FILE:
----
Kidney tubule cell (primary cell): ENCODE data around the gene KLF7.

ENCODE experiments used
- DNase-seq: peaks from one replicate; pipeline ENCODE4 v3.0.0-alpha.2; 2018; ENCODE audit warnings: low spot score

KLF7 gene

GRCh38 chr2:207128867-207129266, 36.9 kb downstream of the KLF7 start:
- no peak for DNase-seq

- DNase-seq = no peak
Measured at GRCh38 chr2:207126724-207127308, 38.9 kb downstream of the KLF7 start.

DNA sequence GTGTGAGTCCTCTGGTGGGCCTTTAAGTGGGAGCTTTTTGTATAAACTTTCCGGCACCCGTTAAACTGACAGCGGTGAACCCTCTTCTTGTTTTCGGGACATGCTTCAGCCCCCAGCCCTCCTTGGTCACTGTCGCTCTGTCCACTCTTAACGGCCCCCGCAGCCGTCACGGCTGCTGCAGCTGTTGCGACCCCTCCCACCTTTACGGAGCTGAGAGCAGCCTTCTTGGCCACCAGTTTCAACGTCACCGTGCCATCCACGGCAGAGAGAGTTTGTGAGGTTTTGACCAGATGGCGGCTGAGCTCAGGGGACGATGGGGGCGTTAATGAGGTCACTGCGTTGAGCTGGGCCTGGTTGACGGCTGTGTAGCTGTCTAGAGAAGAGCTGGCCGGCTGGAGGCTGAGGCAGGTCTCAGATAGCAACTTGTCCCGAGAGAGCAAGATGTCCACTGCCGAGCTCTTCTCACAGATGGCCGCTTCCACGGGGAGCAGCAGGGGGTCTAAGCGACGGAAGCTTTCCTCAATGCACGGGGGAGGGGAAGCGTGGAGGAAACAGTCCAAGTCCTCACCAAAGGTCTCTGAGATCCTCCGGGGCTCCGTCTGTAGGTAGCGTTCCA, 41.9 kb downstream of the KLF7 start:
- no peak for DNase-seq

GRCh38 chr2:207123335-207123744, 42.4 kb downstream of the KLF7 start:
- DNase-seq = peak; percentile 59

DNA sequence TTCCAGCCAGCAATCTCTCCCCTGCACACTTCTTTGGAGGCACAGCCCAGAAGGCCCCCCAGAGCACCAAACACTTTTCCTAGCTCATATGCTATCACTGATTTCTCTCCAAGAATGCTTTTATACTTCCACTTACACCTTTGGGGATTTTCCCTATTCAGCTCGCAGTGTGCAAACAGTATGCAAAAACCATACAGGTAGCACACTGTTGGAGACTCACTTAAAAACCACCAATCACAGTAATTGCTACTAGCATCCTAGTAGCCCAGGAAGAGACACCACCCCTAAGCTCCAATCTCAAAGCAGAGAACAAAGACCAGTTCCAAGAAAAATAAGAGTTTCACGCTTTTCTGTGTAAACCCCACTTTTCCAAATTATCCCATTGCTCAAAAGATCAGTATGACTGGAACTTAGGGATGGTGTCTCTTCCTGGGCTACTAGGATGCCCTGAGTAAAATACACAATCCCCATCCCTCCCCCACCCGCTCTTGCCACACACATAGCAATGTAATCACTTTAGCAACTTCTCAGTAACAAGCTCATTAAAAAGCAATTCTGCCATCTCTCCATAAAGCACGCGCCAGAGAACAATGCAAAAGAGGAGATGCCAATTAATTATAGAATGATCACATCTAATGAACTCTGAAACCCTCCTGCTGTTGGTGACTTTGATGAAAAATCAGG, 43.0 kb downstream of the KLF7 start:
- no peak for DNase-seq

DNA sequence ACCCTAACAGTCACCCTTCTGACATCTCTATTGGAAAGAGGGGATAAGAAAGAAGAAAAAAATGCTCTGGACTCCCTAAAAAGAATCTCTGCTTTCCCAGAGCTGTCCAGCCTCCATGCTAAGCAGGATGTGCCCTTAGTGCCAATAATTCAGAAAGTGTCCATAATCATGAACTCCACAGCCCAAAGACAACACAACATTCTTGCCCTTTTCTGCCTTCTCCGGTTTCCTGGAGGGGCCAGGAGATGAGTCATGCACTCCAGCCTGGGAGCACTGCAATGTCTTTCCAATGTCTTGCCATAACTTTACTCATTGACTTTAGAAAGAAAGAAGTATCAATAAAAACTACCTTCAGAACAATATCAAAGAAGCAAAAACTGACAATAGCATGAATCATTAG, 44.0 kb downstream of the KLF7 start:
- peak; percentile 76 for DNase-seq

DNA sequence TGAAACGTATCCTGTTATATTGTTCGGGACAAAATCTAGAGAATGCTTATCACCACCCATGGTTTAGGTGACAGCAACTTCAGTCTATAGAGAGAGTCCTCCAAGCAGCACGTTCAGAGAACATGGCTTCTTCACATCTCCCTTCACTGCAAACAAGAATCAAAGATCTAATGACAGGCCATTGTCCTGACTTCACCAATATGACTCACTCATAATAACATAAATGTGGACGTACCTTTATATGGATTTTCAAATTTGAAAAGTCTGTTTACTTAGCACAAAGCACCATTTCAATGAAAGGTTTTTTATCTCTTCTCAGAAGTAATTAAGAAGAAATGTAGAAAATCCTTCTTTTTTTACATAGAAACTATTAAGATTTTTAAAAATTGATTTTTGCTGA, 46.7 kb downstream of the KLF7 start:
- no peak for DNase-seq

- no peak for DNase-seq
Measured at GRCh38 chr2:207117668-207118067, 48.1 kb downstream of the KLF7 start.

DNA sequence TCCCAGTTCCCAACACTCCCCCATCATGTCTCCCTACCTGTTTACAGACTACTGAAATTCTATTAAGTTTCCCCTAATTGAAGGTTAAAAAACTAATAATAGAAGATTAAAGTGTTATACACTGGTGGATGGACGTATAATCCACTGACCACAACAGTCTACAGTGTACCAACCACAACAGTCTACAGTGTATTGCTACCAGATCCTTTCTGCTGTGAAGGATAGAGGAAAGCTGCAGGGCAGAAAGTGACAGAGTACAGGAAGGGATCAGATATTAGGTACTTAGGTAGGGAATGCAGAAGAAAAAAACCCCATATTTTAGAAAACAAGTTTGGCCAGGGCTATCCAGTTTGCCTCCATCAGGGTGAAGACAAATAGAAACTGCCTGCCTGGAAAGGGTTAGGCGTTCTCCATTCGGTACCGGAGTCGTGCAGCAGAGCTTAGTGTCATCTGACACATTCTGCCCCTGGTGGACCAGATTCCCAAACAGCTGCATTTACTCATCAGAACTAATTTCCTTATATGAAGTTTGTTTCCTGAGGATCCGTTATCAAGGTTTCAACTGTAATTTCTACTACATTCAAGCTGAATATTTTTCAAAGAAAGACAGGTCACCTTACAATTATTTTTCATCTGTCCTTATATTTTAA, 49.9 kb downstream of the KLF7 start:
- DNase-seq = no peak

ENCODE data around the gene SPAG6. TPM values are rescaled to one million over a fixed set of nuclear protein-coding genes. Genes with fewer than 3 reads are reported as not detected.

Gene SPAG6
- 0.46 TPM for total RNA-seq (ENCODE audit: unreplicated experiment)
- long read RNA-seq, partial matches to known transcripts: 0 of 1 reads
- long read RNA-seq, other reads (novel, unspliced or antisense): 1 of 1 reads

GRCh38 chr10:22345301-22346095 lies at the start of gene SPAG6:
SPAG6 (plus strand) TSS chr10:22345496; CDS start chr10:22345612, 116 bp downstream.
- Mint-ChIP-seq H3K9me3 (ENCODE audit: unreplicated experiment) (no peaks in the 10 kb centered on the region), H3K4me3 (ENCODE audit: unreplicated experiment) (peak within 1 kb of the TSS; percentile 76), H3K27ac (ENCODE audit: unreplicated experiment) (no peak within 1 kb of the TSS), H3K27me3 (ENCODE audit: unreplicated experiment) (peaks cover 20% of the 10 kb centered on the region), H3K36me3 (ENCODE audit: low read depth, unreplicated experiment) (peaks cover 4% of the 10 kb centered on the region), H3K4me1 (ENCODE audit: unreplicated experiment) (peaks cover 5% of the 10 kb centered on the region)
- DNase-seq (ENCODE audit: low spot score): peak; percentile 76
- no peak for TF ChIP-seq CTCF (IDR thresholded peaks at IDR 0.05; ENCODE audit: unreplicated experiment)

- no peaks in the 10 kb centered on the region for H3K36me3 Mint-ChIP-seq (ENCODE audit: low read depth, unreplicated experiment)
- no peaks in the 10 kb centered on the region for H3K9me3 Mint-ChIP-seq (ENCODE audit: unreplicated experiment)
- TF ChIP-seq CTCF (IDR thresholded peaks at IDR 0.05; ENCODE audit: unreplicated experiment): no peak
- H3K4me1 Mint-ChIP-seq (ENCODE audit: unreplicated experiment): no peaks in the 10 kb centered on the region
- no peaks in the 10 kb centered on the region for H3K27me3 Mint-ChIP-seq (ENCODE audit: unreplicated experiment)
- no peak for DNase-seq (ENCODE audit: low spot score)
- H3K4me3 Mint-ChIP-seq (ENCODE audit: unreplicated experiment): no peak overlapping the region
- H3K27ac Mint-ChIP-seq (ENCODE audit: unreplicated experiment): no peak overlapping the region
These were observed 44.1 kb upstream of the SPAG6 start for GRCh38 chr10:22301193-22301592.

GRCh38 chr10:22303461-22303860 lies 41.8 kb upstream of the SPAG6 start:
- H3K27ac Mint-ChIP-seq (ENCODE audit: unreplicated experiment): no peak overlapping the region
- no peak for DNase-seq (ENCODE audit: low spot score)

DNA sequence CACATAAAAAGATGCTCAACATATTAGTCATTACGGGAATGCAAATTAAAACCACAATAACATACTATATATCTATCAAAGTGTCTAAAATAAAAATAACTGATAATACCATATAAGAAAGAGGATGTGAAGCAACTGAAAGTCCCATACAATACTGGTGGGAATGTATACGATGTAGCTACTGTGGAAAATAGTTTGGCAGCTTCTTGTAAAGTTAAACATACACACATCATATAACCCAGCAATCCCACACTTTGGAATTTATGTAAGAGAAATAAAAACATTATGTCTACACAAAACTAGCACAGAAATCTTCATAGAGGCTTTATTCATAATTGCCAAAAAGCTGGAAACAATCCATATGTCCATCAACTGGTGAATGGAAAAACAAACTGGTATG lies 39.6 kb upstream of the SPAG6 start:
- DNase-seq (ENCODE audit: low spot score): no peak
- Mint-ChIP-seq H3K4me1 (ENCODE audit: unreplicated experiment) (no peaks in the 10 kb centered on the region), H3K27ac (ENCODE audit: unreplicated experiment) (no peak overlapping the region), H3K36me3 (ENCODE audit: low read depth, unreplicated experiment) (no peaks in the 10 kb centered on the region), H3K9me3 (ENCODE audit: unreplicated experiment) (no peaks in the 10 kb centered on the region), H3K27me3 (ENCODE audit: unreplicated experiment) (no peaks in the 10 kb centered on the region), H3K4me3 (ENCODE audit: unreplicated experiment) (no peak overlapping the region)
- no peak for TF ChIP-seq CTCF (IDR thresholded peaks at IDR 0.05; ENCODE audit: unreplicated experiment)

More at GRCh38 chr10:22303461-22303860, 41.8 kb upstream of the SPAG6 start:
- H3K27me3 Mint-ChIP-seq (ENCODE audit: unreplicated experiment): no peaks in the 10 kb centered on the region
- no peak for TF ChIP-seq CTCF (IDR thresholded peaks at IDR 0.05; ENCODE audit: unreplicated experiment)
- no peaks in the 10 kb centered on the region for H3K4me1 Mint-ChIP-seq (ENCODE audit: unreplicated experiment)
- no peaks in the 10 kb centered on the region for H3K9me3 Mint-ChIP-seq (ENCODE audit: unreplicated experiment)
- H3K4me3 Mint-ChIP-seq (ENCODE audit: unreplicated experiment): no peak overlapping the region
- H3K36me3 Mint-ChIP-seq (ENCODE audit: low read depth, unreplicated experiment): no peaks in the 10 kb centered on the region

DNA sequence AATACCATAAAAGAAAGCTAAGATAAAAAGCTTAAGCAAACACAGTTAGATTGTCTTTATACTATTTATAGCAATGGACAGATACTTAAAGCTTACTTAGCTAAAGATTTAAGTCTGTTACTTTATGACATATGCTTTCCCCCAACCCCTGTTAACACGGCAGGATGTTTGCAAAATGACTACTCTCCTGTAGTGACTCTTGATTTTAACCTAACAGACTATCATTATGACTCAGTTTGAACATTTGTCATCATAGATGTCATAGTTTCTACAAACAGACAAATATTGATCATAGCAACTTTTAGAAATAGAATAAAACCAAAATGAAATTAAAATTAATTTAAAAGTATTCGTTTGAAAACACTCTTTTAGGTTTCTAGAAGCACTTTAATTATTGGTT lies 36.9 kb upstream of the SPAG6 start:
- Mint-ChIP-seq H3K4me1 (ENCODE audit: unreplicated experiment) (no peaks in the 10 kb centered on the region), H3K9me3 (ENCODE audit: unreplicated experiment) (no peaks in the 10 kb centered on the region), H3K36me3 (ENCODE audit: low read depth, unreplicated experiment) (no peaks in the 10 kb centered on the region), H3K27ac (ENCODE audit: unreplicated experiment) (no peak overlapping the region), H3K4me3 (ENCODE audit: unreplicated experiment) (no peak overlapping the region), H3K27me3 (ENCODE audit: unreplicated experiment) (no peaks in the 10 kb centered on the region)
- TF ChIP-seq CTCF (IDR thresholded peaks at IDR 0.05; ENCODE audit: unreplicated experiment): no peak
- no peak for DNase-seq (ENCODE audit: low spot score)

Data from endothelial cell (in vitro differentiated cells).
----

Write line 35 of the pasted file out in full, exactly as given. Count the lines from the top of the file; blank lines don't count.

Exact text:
- TF ChIP-seq CTCF (IDR thresholded peaks at IDR 0.05; ENCODE audit: unreplicated experiment): no peak